Inotify limit reached under PT Magic

Today I ran into a problem with PT Magic (PTM) that the inotify limit was reached on Ubuntu. Inotify (inode notify) is a Linux kernel subsystem that acts to extend filesystems to notice changes to the filesystem, and report those changes to applications. Just as a future reference for myself and as a reference to others a very quick write up how to solve this.

You can get your current inotify file watch limit by executing:

$ cat /proc/sys/fs/inotify/max_user_watches

You can set a temporary new limit with:

$ sudo sysctl -w fs.inotify.max_user_watches=16384

If you like to make your limit permanent use:

$ echo fs.inotify.max_user_watches=16384 | sudo tee -a /etc/sysctl.conf
$ sudo sysctl -p

That’s it. The problem should be solved. At least this is the workaround. I have submitted an issue to TP Magic so that they can fix it properly. We will see.

Advertisements

Validating a json file from the command line in Linux

Today I needed to validate a json file on one of my servers. It turns out there is a simple nodejs program or actually a linter to do this with.

Just execute the following line and you are in business.

sudo npm install jsonlint -g

This assumes nodejs is already installed. If not, execute the following line.
sudo apt-get install -y nodejs npm

To validate a json file run the following command.

jsonlint -qc settings.analyzer.json

When running the program the first time I ran into the problem that the json file contains comments. Yes, I know this is not in line with the spec, but it is damn handy for understanding the file. So I needed to strip the comments to valiate the file. After googeling around a bit I found an awk command to do just this. Try the following command.

awk '{sub(/\/.*$/,"")}1' settings.analyzer.json > settings.analyzer.json

Now run jsonlint again and it should work.

P.s. I know the title of this post says Linux, but jsonlint will also work under any other system that nodejs runs on.

Hope this saves someone some time.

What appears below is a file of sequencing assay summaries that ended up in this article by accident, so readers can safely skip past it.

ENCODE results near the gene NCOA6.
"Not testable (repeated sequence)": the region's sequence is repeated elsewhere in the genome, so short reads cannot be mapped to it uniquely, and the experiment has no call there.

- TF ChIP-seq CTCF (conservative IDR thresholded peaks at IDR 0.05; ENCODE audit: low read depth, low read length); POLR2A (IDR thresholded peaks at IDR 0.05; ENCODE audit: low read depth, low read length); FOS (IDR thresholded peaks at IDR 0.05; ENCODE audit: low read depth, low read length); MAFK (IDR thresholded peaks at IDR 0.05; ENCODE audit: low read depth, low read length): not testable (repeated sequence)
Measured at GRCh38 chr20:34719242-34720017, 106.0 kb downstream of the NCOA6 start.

Using the hosts file on Windows with ports

As you might or might not know I’m running Profit Trailer (PT) on a VPS. To be safe the GUI is not accessible to the outside world, but only through an SSH tunnel. It has been irritating me for a while that the URLs are not readable, e.g. localhost:8081. I wanted readable URLs without ports in them. Today I finally figured out how to do this using a combination of host file and the Windows networking tool netsh.

Continue reading

Inspecting and replaying requests with ngrok

A very cool feature of ngrok is the web interface. With this interface you can inspect requests and replay them. Very handy for debugging purposes.

The web interface can be reached on http://localhost:4040.

In the web interface you can view both the request received and response sent. The default view of the request and response is a summary of the post data, but it can be viewed in raw format or binary format. This is really useful when debugging webhooks.

Another great feature of this web interface is the replay functionality. Instead of having to run through the code again to get to the problem, you can just hit the resend button and the request will be resent.

Flask error loading config file in instance directory

I have been dealing with a really frustrating problem today. Yesterday my code was working and today it was failed without any code changes.

This is the piece of code causing the problem.

app = Flask(__name__, instance_relative_config=True)
app.config.from_object('config')
app.config.from_pyfile('config.cfg')

And this is the error.

Traceback (most recent call last):
  File "run.py", line 1, in 
    from project import app
  File "C:\Python27\env\vod_test\src\project\__init__.py", line 37, in 
    load_config()
  File "C:\Python27\env\vod_test\src\project\__init__.py", line 33, in load_config
    app.config.from_pyfile('config.cfg')
  File "C:\Python27\env\vod_test\lib\site-packages\flask\config.py", line 129, in from_pyfile
    with open(filename) as config_file:
IOError: [Errno 2] Unable to load configuration file (No such file or directory): 'C:\\Python27\\env\\vod_test\\var\\project-instance\\config.cfg'

Flask is trying to load the config file from C:\\Python27\\env\\vod_test\\var\\project-instance\\config.cfg instead of from C:\\Python27\\env\\vod_test\\project\\instance\\config.cfg. Where is the var coming from? And why is there a hyphen between project and instance?

The strange thing was that the problem only occurred when I was running my test cases from the command line. In PyCharm the code was working. How frustrating. It turned out that PyCharm was using a different virtualenv than the command line. After comparing the output of ‘pip freeze’ I discovered that some libraries had different versions.

To solve the problem I added the following code.

import os
from flask import Flask


def load_instance_config_fix(filename):
    config = {}
    with app.open_instance_resource(filename) as f:
        for line in f:
            if line[0] == "#":
                continue